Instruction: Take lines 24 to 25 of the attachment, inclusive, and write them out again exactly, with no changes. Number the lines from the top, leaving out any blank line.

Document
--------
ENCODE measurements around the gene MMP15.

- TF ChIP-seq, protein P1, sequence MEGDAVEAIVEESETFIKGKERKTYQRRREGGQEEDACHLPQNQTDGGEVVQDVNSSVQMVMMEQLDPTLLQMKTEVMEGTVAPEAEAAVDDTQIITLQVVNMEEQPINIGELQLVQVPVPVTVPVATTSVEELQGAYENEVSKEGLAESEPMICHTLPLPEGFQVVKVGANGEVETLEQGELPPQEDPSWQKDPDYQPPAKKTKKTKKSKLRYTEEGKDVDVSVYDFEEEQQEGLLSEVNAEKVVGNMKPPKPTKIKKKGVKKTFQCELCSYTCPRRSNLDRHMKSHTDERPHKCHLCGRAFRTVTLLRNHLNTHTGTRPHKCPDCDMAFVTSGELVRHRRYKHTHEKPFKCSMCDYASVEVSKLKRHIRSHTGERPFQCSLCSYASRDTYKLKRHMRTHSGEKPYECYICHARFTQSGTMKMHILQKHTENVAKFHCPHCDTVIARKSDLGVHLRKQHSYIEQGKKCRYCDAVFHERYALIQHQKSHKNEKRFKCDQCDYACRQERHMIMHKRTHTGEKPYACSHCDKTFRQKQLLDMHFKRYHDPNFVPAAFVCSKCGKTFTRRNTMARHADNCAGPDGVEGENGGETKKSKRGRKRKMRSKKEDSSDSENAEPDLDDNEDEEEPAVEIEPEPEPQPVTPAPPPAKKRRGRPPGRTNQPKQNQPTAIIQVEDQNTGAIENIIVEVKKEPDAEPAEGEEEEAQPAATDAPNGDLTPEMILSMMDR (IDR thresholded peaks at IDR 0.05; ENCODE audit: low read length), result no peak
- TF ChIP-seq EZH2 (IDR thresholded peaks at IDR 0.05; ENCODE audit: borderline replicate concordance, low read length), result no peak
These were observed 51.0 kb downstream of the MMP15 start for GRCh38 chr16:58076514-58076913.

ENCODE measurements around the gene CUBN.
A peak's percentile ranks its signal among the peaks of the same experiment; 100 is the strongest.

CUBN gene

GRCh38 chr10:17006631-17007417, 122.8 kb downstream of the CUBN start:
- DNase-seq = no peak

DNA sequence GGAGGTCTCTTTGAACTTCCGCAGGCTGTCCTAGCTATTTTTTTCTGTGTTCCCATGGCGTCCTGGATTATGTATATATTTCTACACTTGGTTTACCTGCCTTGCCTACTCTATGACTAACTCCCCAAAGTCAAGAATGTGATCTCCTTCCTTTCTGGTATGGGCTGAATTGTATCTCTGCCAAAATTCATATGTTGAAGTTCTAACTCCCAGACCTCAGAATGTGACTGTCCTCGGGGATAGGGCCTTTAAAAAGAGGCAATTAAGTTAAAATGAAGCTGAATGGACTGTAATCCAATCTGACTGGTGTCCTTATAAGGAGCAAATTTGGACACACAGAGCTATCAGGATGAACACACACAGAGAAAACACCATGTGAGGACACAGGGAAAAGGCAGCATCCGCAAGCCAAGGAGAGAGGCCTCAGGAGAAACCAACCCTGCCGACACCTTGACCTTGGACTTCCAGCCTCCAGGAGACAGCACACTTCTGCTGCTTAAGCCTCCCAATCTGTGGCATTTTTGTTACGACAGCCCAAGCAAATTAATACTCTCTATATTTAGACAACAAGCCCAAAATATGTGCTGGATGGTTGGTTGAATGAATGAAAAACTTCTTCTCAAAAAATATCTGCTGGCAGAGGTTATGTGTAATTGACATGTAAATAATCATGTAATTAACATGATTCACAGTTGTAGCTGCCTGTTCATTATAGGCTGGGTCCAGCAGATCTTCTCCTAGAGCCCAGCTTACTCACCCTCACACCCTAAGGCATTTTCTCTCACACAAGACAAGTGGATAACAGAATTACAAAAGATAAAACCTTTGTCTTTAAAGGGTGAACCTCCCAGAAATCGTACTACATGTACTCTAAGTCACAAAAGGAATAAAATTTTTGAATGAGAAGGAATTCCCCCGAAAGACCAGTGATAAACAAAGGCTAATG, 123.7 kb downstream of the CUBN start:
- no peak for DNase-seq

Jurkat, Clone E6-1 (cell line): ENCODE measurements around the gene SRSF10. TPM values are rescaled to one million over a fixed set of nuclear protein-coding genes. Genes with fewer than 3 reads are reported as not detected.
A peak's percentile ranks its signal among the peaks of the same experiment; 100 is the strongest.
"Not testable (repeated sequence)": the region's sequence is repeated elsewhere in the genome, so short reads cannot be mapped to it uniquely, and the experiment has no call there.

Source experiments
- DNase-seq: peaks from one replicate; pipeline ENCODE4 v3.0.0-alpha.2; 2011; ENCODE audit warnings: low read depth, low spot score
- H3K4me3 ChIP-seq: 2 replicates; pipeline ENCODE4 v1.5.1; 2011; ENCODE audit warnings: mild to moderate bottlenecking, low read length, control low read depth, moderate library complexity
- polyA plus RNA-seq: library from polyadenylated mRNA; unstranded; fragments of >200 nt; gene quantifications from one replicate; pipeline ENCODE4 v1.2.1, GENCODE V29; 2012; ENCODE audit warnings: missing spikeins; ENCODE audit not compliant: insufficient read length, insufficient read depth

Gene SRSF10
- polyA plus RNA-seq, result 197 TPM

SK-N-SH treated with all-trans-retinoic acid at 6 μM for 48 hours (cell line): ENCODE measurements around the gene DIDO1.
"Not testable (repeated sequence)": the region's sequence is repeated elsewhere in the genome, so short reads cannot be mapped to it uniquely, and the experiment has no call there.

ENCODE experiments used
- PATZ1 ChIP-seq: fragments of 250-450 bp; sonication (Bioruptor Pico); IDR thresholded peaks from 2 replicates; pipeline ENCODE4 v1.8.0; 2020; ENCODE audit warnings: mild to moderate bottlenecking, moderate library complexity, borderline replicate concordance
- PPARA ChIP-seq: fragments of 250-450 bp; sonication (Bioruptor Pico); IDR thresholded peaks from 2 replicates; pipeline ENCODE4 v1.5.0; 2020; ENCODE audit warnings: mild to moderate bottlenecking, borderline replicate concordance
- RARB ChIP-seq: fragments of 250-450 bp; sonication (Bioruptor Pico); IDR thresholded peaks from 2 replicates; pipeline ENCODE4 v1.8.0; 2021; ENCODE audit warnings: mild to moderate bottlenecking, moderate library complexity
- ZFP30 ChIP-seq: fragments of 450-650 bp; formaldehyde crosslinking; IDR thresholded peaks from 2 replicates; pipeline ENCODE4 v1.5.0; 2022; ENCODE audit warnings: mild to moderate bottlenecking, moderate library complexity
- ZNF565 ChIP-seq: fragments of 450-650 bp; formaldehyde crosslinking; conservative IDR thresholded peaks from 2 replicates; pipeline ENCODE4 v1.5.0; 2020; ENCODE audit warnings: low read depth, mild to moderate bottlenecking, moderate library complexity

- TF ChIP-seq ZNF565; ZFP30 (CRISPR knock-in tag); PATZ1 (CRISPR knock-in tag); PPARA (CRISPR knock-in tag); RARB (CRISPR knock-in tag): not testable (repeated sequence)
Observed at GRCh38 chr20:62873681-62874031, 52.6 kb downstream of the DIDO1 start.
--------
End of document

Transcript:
- PATZ1 ChIP-seq: fragments of 250-450 bp; sonication (Bioruptor Pico); IDR thresholded peaks from 2 replicates; pipeline ENCODE4 v1.8.0; 2020; ENCODE audit warnings: mild to moderate bottlenecking, moderate library complexity, borderline replicate concordance
- PPARA ChIP-seq: fragments of 250-450 bp; sonication (Bioruptor Pico); IDR thresholded peaks from 2 replicates; pipeline ENCODE4 v1.5.0; 2020; ENCODE audit warnings: mild to moderate bottlenecking, borderline replicate concordance